Many turn to religion for hope, for need, for fulfillment, for faith in the things they want to desperately believe in. And Preacher is definitely trying to push this faith on himself, partly because he believes in it perhaps, but mostly because he wants to believe that he can do good for others. There’s nothing more interesting than watching someone trying to be better, only to realize that perhaps it’s a losing battle and we should embrace certain parts of us that we’d rather hide.

Photo: Lewis Jacobs/Sony Pictures Television/AMC

Photo: Lewis Jacobs/Sony Pictures Television/AMC

“See” begins immediately after the pilot episode. Preacher has been possessed by an unknown being and has promised his church congregation that he will indeed try and save them. From themselves, from life, from him, who knows? But, he’s willing to try. And so he’s baptizing everyone outside in a kiddie pool, atoning for their sins. There’s a bus driver confessing that he’s into a little girl on his bus. Sexually. If that’s not disturbing enough, his confession that he can’t stop thinking about her is even more so. Promising not to tell anyone of the man’s confession, Preacher advises him to stop sinning. Which, ok, sure, he can stop doing, but that isn’t really going to erase the deep-rooted and disturbing problem that this man has.

Preacher is at the end of his rope. It’s like, no matter how much he tries to help people, it doesn’t do anything. Nothing gets better, nothing is solved, the world is still a shitty place. Sure, he’s serving God, but what purpose is it serving? Visiting a woman in a vegetative state after an accident doesn’t help matters. When he offers his words of comfort, promising that it will get better, the woman’s mother replies, “Those are lovely words, but unfortunately, that’s all they are.” And words aren’t going to wake her daughter from her permanent coma-like state. Even Eugene Root, whose face is disfigured after a gun found its way to his face, and who is excited about the idea of transformation, finds doubt in it by episode’s end, believing the baptism didn’t work.

Photo: Lewis Jacobs/Sony Pictures Television/AMC

Photo: Lewis Jacobs/Sony Pictures Television/AMC

Jesse tells Cassidy that he’s a changed man. Tulip is quick to inform him that change doesn’t come so easily. And that, deep down, she knows he’s a “bad, bad man” no matter which way he tries to turn or how many people he thinks he can save. Of course, the irony here is that, after being possessed, Jesse’s words do have power. After Linus, the perverted bus driver, still hasn’t taken the hint and stopped thinking about the little girl and possibly performing sexual acts, Jesse goes to him and shoves his head into a bathtub, demanding that he “forget her.” It’s then that Jesse realizes his true gift — he can quite literally use the power of his words to affect people’s minds and make them bow to his will. With this conviction, he arrives back at the home of the comatose woman, asking her directly to wake up. Demanding it. The episode ends on somewhat of a cliffhanger, but there’s no doubt that she will heed his request.

The question then becomes: Is this what Jesse is meant to do? Is this what God had planned for him all along? What are the repercussions of this new gift? There is a lot to be answered, but “See” is on the right track in getting there.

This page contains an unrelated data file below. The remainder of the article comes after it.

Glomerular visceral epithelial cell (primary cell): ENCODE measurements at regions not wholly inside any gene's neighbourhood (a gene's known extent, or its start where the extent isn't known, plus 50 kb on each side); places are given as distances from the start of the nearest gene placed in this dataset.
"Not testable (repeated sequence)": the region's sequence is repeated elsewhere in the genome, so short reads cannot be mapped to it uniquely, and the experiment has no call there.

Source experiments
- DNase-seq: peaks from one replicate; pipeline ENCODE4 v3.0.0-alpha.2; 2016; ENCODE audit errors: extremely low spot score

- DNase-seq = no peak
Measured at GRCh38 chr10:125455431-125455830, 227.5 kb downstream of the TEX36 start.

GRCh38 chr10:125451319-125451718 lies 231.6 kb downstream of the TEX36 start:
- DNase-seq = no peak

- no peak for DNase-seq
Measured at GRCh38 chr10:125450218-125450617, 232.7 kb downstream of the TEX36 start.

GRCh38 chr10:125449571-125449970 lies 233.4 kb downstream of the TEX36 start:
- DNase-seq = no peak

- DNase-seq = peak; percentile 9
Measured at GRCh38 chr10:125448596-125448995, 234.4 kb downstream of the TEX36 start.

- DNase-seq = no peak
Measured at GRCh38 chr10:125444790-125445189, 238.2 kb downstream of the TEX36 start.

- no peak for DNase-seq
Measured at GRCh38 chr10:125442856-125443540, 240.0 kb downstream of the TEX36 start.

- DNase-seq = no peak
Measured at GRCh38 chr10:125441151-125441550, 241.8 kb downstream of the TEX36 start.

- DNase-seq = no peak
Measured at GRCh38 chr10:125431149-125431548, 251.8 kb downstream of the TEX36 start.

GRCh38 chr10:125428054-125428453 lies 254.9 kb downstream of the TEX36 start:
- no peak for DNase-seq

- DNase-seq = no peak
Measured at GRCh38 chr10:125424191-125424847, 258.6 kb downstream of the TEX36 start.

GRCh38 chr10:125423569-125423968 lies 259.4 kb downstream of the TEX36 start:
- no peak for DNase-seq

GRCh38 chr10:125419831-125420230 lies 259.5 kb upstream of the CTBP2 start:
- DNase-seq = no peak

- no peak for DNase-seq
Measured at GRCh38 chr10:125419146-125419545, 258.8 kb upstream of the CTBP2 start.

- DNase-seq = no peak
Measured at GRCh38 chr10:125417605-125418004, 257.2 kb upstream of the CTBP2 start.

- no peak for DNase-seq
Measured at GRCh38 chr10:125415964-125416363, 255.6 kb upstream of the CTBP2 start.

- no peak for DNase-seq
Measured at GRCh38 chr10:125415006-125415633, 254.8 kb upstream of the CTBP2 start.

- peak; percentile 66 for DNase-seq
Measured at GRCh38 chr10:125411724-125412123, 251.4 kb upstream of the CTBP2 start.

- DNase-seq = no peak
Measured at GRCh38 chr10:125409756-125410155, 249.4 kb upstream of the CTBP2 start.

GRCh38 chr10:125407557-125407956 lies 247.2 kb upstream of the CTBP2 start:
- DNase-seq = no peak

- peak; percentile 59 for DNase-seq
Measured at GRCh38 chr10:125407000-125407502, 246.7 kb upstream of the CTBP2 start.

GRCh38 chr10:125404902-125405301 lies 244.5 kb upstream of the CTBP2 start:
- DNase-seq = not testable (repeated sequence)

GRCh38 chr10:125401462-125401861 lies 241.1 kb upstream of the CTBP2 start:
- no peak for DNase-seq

preacher see3Elsewhere in the episode, Cassidy battles Fiore and DeBlanc, the two men investigating the exploding preachers. While out for the count, Jesse is left lying on the church floor while Cassidy bloodily fights the two men, who were trying to gruesomely cut Jesse up with a chainsaw. It’s a dark and disturbingly gory fight that leaves Fiore and DeBlanc unconscious and possibly dead. We also learn that Cassidy is indeed a vampire and that he’s 119-years-old. He’s also running from a bunch of “vampire-hunting religious vigilantes.”

“See” also introduces new characters: Odin Quickcannon and a Man with no Name. Quickcannon is a meat-processing company owner and is dead set on destroying a house that sits on land that he wants. He’s very briefly in the episode and doesn’t do much except bulldoze the house he came to bulldoze. The Man with no Name exists in 1881 and he’s roaming the seemingly never-ending and deserted land of Texas. He’s mysterious and quiet and… that’s all about there is to be revealed about him. So far.

“See” continues what the Pilot started, except now it’s getting the chance to further explore the characters and more of the story. And it definitely is an attention-grabber. The varying themes of dark and light continue and every time Cassidy, and especially Tulip, grace the screen, it’s time to really pay attention because their individual relationship with Jesse is where we’re learning the most about him. Plus, Tulip is a favorite of mine already. And with that, “Preacher” isn’t running on full steam yet, but it certainly is getting more and more intriguing and mysterious by the hour.


"See" has a lot of character and plot development. Tulip and Cassidy are the key to Jesse and the mysteries that the episode sets forth are slight, but it's clear they'll prove to be more useful later. A well-rounded episode with lots going on.



About Author

Mae is a Washington, DC-based film critic, entertainment journalist and Weekend Editor at Heroic Hollywood. A member of the Washington, DC Area Film Critics Association (WAFCA), she's a geek who loves discussing movies and TV. She is also a voting member of the Black Reel Awards. If she's not at the movies, she's catching up on her superhero TV-watching, usually with a glass of wine in hand.

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